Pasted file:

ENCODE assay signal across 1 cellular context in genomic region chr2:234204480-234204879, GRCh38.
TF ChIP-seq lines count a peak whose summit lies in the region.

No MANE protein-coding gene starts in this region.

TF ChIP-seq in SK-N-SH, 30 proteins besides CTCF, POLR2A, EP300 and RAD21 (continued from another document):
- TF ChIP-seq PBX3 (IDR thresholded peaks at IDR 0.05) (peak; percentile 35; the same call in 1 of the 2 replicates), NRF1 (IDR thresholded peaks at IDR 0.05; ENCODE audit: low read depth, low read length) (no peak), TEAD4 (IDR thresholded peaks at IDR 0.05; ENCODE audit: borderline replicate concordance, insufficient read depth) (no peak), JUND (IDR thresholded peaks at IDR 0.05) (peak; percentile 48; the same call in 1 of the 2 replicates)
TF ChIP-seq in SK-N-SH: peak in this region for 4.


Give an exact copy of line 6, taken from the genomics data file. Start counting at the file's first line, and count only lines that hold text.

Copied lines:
TF ChIP-seq in SK-N-SH: peak in this region for 4.